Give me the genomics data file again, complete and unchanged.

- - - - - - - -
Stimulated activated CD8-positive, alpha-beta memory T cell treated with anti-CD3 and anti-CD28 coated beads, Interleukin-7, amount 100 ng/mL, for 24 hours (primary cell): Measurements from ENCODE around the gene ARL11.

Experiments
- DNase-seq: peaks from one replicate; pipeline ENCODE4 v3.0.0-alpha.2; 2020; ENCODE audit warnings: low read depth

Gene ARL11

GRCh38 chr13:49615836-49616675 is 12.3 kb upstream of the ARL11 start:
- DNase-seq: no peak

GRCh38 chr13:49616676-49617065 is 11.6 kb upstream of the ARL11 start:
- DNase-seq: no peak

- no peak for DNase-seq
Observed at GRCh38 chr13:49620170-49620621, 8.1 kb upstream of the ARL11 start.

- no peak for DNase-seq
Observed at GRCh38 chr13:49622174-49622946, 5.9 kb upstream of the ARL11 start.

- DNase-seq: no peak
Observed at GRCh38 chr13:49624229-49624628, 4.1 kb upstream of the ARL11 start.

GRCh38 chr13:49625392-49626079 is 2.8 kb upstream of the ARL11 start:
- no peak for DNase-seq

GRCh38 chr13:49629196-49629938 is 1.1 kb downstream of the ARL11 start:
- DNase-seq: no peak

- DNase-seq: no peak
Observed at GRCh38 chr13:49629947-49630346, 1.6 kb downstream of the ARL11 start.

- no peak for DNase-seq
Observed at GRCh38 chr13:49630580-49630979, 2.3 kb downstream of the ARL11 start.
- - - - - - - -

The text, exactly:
Stimulated activated CD8-positive, alpha-beta memory T cell treated with anti-CD3 and anti-CD28 coated beads, Interleukin-7, amount 100 ng/mL, for 24 hours (primary cell): Measurements from ENCODE around the gene ARL11.

Experiments
- DNase-seq: peaks from one replicate; pipeline ENCODE4 v3.0.0-alpha.2; 2020; ENCODE audit warnings: low read depth

Gene ARL11

GRCh38 chr13:49615836-49616675 is 12.3 kb upstream of the ARL11 start:
- DNase-seq: no peak

GRCh38 chr13:49616676-49617065 is 11.6 kb upstream of the ARL11 start:
- DNase-seq: no peak

- no peak for DNase-seq
Observed at GRCh38 chr13:49620170-49620621, 8.1 kb upstream of the ARL11 start.

- no peak for DNase-seq
Observed at GRCh38 chr13:49622174-49622946, 5.9 kb upstream of the ARL11 start.

- DNase-seq: no peak
Observed at GRCh38 chr13:49624229-49624628, 4.1 kb upstream of the ARL11 start.

GRCh38 chr13:49625392-49626079 is 2.8 kb upstream of the ARL11 start:
- no peak for DNase-seq

GRCh38 chr13:49629196-49629938 is 1.1 kb downstream of the ARL11 start:
- DNase-seq: no peak

- DNase-seq: no peak
Observed at GRCh38 chr13:49629947-49630346, 1.6 kb downstream of the ARL11 start.

- no peak for DNase-seq
Observed at GRCh38 chr13:49630580-49630979, 2.3 kb downstream of the ARL11 start.